today, Bharatpur tops the list of the best bird havens in northern India due to the migration of a large number of birds to it as a result of the dwindling number of other marshlands which have succumbed to the practice of agriculture.
Several waterfowl hunting expeditions were undertaken during the rule of the Maharaja and the invitees included Lord Curzon, the Prince of Wales, the king of Germany and almost all the Maharajas of India. Stone plaques giving details of the hunting expeditions
and the blown up photographs of Maharaja and his friends with dead ducks at their feet are still a grim reminder of the bloody days of the past. Close to 4000 birds were hunted down every day. Even after the murderous exploits of the Maharaja the population
of the birds did not dwindle because of the unfortunate displacement of the wintering birds from the rapidly vanishing marshlands of the north.
After India gained independence, the Maharaja was made to transfer all his power to the government, but he made a cunning negotiation as he managed to retain the shooting rights with him. The locals were disappointed with the decision as they had expected that
the park would be converted to agricultural land which was clearly not the case. Salim Ali also took an objection to the Maharaja’s wish to continue hunting for his selfish gains as he was more concerned about the plight of the birds than the demands of the
Salim Ali took the matter to his friend, the then prime minister of India, Pandit Jawaharlal Nehru, for a solution to the problem. The Minister of Agriculture was immediately asked to look into the matter who decided that the park could not be converted into
an agricultural land as it provided essential forest produce to the people living around it. In the wake of the ongoing conflicts between the Maharaja and the local population, the park was handed over to the state.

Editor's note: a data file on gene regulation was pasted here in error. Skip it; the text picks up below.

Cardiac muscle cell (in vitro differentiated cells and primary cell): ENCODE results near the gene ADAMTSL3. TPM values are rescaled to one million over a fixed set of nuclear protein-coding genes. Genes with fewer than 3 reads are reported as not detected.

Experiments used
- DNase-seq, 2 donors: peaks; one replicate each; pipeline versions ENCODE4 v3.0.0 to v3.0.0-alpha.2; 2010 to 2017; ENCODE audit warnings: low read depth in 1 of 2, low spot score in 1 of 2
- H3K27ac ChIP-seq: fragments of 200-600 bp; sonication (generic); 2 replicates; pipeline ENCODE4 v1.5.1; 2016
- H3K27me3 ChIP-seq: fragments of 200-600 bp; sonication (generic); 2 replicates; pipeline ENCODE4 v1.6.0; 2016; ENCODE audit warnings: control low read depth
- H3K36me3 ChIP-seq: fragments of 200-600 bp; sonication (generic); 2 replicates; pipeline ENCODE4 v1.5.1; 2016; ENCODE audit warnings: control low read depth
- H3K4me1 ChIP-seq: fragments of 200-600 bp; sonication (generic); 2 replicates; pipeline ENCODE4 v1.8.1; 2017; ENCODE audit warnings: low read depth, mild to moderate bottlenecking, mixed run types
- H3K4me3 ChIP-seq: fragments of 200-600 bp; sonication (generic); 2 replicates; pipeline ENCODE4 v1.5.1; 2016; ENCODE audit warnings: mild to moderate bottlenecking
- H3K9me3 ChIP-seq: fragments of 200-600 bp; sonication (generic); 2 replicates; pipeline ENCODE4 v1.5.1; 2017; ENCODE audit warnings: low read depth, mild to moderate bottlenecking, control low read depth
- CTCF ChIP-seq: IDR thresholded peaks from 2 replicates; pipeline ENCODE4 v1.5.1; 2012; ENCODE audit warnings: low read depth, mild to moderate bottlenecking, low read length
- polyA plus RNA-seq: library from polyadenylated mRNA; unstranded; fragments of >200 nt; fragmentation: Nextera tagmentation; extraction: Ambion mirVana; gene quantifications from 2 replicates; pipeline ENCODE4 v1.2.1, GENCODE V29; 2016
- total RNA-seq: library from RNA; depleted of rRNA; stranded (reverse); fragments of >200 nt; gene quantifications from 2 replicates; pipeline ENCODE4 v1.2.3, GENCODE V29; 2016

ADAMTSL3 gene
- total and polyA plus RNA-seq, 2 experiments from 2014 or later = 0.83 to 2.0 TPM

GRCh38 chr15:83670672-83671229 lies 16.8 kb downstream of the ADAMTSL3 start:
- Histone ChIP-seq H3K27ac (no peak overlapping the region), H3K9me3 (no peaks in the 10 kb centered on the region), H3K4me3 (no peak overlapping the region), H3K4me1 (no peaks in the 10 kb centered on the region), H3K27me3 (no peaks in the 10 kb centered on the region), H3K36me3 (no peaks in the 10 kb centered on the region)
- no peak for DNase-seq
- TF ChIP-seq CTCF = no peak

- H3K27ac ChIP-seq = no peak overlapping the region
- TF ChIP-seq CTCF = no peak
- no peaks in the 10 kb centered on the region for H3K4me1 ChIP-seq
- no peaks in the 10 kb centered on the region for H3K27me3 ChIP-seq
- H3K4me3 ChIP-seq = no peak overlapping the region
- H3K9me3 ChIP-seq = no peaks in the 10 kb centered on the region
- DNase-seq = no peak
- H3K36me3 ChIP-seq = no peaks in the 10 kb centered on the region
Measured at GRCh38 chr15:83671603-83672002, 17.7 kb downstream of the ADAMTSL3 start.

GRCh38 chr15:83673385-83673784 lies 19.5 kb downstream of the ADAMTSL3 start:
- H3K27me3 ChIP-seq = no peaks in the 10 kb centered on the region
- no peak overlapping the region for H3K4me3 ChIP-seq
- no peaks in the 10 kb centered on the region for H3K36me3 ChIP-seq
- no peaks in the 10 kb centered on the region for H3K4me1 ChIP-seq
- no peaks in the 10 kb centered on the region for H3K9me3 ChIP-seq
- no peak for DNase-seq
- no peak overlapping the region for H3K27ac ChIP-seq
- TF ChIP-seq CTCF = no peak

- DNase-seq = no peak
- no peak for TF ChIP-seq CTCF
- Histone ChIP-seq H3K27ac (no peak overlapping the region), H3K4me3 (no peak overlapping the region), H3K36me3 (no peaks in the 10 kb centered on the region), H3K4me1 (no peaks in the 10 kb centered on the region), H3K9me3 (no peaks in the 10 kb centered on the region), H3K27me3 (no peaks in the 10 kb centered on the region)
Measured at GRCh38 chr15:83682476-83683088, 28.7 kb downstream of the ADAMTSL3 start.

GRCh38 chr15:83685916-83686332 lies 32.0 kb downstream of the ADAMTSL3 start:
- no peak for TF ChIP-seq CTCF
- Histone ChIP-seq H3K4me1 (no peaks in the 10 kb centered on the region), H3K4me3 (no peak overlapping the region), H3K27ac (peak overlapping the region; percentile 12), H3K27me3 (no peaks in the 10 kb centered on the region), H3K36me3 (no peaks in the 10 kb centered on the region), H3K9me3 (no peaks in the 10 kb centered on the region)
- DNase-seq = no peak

In 1972, the Indian government passed the Wildlife (Protection) Act, which specifically required the national parks to free of human interference and livestock. The Ghana was officially declared as the Keolodeo National Park in 1981 and since then the laws
of the act were officially put into effect. The locals hardly ever followed the laws and the incidence of grazing only increased unchecked along with the utilization of the forest produce (which was the point of contention in the 1950’s when the park was declared
a bird sanctuary by the Ministry of Agriculture). In October, 1982, the Indian Board of Wildlife, headed by the then prime minister of the country decided to regulate human pressure with urgency. That very year the park unfortunately witnessed a bloody battle
between the police and the locals attempting to enter the park resulting in the death of nine people.
-To be Continued
About the author:
Priya Phadtare has done biochemistry from Sri Venkateaswara College, Delhi. She is an avid reader with a keen interest in wildlife. She can be contacted at email@example.com
1. Adams, Alexander (1962), 'How it Began,' in Alexander Adams (ed), First World Conference on National Parks, Seattle, Washington, June 30-July 7, 1962, pp. xxxii. Washington D.C.: National Park Service.
2. Ali, Salim (1985), The Fall of a Sparrow. Delhi: Oxford University Press.
3. Futehally, Zafar (1967), 'Misuse of Nature: Some Ecological Facts,' The Times of India’, 11 June (1992).
4. The Wildlife of India. New Delhi: Harper Collins.